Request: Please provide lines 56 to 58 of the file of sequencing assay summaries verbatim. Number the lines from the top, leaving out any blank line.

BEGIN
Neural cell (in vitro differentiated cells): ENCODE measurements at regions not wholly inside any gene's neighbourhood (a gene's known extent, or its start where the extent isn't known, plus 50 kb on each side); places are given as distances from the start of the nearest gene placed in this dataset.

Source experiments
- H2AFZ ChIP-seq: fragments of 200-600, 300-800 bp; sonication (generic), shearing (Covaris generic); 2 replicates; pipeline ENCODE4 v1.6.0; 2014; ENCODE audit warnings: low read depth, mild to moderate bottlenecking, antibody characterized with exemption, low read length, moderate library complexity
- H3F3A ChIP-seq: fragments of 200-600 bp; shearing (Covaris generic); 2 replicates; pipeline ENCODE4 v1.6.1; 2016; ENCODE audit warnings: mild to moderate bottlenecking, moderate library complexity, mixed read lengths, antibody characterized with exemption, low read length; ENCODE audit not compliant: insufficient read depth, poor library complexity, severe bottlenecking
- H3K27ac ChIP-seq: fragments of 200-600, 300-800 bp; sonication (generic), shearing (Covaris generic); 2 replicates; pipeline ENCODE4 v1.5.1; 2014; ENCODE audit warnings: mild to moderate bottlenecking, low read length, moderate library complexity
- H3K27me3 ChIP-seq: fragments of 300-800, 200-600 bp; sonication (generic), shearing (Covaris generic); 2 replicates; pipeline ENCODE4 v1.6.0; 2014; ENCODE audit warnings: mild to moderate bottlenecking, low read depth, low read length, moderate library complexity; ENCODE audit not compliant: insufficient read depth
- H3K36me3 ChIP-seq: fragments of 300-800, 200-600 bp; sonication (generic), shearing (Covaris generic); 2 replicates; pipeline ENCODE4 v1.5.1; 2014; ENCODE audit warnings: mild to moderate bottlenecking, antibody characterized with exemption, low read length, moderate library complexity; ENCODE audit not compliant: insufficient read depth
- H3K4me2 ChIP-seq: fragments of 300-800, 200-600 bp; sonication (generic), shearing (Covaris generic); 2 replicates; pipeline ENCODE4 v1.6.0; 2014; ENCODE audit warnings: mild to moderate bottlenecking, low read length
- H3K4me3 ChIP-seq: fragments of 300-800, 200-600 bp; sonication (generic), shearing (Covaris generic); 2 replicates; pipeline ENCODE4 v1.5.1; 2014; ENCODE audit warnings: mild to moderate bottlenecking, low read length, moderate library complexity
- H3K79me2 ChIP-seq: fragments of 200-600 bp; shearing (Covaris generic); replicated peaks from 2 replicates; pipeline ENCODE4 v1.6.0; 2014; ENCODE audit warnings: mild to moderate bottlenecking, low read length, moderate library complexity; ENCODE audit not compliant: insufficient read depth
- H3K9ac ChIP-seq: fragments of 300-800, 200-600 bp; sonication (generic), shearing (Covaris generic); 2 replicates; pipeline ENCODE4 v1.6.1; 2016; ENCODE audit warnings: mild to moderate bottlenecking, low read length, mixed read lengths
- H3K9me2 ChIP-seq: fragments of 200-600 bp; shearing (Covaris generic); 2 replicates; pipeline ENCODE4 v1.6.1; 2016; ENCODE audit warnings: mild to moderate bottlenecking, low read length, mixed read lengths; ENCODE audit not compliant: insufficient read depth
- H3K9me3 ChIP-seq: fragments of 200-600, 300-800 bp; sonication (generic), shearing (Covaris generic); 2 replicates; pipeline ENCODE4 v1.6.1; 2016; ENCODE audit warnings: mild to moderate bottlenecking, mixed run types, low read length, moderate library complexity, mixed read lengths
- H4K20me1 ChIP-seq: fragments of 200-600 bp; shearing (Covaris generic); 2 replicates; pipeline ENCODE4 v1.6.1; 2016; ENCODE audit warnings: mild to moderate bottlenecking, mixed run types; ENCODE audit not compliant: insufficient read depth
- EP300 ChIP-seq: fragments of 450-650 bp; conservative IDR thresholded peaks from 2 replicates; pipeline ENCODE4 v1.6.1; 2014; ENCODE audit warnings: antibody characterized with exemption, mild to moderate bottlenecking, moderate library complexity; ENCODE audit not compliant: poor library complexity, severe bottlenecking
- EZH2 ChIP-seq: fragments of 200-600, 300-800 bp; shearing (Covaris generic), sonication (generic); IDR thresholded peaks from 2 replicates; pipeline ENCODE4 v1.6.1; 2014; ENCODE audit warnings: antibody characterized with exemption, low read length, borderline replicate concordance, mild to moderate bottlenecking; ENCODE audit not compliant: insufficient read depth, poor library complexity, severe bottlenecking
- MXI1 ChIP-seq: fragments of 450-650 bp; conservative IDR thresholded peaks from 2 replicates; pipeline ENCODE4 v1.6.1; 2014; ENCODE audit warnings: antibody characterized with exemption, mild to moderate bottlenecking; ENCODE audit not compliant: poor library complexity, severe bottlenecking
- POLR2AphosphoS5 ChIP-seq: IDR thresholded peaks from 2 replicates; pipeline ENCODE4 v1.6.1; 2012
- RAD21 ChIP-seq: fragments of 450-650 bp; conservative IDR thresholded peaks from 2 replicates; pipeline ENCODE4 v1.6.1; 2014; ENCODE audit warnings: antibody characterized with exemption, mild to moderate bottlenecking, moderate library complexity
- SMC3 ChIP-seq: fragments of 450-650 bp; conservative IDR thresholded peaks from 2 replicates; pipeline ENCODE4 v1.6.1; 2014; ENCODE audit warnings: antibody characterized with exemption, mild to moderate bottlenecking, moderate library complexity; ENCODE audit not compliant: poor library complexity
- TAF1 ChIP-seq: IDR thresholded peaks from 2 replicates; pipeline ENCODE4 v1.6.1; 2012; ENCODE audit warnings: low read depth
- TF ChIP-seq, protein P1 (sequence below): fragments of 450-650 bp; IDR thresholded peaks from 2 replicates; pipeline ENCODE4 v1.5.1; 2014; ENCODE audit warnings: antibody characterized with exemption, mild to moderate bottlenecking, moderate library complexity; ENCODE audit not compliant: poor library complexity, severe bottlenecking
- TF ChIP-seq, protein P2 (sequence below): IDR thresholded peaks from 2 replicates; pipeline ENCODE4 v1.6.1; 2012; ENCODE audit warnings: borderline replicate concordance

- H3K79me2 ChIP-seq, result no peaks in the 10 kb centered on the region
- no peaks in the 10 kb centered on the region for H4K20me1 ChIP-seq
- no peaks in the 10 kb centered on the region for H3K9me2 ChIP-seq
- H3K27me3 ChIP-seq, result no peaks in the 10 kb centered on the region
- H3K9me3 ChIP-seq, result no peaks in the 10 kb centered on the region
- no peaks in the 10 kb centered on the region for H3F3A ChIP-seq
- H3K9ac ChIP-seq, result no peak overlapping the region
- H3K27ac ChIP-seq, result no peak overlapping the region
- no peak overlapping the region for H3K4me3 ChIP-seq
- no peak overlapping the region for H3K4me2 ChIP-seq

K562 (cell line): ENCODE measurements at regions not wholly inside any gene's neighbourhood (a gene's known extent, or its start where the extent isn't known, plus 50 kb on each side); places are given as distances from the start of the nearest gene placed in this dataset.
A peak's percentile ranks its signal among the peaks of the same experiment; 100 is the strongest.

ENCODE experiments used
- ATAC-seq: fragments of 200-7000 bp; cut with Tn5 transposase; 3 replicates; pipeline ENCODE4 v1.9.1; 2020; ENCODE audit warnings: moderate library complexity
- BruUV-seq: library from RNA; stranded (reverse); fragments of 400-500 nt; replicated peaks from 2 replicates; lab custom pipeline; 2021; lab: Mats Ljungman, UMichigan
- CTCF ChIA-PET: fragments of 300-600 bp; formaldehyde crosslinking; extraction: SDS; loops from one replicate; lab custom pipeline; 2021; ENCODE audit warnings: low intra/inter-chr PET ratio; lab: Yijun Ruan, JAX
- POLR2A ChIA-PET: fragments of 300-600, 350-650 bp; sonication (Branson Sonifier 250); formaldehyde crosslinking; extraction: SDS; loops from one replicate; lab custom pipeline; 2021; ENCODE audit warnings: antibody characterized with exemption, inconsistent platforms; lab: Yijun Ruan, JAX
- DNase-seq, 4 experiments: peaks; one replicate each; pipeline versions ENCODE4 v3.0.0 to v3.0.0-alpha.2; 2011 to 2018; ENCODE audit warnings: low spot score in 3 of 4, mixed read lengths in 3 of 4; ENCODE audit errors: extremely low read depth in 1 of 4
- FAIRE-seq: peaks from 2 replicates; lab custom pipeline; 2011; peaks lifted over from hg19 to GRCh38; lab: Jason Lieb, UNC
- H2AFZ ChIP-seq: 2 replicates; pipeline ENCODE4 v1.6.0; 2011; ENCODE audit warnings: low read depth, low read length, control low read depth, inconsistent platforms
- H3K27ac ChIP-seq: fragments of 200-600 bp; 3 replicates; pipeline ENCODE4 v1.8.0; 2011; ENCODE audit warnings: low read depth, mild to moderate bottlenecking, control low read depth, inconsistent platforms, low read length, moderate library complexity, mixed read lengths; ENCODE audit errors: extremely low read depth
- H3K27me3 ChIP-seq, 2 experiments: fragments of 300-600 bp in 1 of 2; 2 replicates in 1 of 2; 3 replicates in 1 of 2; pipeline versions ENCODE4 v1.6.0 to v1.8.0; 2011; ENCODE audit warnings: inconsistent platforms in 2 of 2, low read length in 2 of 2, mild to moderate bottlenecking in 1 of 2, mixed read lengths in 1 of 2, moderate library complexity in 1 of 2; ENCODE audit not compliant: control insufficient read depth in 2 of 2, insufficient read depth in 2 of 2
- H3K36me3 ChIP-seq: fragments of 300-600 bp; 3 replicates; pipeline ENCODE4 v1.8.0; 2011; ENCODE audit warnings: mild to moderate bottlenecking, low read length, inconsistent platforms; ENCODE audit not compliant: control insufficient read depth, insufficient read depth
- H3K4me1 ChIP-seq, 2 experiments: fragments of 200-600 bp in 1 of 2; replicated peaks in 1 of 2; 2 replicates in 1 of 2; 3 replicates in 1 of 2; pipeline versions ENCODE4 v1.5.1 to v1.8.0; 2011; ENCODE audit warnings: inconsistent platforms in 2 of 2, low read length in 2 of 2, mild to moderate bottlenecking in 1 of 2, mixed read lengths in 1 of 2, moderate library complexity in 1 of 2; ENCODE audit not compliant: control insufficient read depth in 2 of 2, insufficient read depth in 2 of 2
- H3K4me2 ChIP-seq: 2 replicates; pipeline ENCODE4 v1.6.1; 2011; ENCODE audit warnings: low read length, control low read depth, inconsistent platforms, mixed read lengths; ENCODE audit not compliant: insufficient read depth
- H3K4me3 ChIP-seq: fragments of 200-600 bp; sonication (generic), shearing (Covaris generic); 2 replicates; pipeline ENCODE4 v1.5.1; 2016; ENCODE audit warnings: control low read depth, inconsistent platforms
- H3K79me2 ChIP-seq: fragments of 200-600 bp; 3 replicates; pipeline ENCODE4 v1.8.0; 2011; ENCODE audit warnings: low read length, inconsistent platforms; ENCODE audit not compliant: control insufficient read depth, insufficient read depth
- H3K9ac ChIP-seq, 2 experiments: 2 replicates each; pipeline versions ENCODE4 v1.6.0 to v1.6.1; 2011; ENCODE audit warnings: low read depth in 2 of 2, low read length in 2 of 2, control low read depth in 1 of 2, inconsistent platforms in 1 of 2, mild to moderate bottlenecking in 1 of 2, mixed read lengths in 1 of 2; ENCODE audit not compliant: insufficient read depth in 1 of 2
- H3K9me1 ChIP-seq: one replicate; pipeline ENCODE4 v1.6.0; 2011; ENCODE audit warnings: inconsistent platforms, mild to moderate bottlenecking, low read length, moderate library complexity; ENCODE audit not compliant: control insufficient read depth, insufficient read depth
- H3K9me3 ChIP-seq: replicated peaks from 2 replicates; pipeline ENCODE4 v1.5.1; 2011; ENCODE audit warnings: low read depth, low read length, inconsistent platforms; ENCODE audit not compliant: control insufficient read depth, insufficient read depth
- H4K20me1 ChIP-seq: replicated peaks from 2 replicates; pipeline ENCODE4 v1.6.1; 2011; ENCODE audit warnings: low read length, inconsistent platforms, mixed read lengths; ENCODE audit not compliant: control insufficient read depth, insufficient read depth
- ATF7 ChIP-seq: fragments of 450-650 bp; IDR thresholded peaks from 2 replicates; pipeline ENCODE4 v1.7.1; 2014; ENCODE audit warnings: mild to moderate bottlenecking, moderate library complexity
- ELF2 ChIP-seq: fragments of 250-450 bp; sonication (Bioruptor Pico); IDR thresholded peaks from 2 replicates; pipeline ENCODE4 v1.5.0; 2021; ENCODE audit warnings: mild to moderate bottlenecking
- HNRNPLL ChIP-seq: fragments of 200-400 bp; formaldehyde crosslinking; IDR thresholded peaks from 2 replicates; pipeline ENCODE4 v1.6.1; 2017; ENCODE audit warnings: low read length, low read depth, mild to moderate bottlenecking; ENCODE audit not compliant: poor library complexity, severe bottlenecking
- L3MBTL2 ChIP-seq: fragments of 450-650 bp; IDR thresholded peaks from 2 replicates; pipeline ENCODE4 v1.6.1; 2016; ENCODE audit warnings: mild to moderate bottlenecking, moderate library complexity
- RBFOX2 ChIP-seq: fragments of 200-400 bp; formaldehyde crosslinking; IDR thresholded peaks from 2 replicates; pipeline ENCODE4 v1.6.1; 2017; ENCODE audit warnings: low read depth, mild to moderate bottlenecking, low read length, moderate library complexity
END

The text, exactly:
- ELF2 ChIP-seq: fragments of 250-450 bp; sonication (Bioruptor Pico); IDR thresholded peaks from 2 replicates; pipeline ENCODE4 v1.5.0; 2021; ENCODE audit warnings: mild to moderate bottlenecking
- HNRNPLL ChIP-seq: fragments of 200-400 bp; formaldehyde crosslinking; IDR thresholded peaks from 2 replicates; pipeline ENCODE4 v1.6.1; 2017; ENCODE audit warnings: low read length, low read depth, mild to moderate bottlenecking; ENCODE audit not compliant: poor library complexity, severe bottlenecking
- L3MBTL2 ChIP-seq: fragments of 450-650 bp; IDR thresholded peaks from 2 replicates; pipeline ENCODE4 v1.6.1; 2016; ENCODE audit warnings: mild to moderate bottlenecking, moderate library complexity